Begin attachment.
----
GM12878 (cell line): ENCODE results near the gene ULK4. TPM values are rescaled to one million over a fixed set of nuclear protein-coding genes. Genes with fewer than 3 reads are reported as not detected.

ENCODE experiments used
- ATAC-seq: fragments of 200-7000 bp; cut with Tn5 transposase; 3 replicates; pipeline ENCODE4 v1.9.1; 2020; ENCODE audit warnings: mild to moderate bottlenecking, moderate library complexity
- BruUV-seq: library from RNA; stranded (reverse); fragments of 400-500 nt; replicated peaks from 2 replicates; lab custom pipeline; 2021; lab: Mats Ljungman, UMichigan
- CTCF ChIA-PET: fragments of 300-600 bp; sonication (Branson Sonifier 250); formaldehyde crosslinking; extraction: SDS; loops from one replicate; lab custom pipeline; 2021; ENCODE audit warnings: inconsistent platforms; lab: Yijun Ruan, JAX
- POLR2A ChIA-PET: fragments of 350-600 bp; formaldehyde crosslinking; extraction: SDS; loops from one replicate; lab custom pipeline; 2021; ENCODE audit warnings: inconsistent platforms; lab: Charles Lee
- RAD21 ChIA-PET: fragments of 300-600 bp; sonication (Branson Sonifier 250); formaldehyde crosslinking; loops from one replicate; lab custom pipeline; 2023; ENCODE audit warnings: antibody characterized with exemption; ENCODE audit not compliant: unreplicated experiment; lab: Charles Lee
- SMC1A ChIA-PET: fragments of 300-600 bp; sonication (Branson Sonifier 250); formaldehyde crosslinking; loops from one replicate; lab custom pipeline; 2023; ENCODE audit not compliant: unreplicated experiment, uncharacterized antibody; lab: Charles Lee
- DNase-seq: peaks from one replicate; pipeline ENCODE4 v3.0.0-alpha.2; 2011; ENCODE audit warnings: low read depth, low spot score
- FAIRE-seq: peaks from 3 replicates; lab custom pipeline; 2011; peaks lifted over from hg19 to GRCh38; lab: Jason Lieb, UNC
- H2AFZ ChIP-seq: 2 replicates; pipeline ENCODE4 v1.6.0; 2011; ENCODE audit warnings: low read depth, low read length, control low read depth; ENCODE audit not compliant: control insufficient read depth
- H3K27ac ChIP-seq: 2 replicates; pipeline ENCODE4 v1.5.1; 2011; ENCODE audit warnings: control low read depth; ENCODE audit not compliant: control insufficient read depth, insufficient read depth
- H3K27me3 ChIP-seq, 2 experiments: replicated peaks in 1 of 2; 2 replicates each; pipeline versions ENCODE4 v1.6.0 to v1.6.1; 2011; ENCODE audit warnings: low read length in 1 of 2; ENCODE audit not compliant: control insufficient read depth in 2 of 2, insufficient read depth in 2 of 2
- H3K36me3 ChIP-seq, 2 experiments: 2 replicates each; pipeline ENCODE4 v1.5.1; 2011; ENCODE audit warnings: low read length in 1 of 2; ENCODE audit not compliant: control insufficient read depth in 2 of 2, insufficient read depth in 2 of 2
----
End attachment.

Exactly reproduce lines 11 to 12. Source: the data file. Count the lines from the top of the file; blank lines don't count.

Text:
- H2AFZ ChIP-seq: 2 replicates; pipeline ENCODE4 v1.6.0; 2011; ENCODE audit warnings: low read depth, low read length, control low read depth; ENCODE audit not compliant: control insufficient read depth
- H3K27ac ChIP-seq: 2 replicates; pipeline ENCODE4 v1.5.1; 2011; ENCODE audit warnings: control low read depth; ENCODE audit not compliant: control insufficient read depth, insufficient read depth